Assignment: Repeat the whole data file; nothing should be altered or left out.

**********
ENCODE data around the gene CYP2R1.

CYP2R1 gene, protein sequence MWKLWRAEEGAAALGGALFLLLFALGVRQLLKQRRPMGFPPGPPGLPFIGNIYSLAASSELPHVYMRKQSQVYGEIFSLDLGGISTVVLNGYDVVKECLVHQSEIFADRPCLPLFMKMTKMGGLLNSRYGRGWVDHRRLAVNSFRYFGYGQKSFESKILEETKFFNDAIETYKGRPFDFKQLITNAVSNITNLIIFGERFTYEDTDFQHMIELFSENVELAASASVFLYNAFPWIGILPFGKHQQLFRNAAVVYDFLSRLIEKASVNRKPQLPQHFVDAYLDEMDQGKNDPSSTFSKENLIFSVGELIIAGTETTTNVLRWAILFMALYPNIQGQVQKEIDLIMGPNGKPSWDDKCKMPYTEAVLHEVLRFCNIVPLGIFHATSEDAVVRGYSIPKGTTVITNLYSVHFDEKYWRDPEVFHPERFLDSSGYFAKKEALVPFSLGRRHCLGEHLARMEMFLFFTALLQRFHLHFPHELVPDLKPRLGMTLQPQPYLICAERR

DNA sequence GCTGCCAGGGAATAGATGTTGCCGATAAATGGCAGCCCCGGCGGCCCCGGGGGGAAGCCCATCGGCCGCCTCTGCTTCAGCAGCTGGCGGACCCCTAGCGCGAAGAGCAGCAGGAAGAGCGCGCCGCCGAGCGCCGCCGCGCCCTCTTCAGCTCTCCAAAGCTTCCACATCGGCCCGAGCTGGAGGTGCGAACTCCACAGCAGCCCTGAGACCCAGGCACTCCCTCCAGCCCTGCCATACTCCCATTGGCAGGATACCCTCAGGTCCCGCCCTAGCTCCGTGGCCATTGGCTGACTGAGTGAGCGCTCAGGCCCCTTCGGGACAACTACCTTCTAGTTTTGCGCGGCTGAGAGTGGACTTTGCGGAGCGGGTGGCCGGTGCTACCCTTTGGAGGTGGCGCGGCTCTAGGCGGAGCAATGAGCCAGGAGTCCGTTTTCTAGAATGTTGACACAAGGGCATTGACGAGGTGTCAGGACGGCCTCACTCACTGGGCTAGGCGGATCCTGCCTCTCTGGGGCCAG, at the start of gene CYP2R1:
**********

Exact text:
ENCODE data around the gene CYP2R1.

CYP2R1 gene, protein sequence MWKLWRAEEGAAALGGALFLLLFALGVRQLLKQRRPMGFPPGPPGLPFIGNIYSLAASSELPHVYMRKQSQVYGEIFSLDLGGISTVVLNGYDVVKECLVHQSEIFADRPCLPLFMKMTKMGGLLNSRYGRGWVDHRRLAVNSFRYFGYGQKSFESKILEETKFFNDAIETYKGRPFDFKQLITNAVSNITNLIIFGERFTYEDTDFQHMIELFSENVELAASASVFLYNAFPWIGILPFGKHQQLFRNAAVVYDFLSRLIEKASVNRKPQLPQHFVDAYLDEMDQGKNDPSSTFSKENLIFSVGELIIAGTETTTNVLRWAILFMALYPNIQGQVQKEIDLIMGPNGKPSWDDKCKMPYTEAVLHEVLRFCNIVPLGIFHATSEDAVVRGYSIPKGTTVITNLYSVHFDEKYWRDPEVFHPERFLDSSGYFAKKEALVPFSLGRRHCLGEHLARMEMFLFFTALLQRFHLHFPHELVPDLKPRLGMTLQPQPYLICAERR

DNA sequence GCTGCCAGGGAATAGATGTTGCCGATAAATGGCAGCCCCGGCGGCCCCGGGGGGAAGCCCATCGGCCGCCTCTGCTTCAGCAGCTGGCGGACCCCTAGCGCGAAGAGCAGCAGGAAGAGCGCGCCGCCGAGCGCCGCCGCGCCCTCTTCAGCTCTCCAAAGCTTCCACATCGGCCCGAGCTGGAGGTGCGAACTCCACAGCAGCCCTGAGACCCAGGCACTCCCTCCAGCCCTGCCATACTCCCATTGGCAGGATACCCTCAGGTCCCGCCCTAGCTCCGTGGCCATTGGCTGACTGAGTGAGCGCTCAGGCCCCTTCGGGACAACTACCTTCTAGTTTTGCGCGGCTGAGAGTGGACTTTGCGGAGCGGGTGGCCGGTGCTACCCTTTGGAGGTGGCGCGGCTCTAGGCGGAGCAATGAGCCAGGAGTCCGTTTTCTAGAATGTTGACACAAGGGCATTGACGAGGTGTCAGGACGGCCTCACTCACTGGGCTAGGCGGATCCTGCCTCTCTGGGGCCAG, at the start of gene CYP2R1: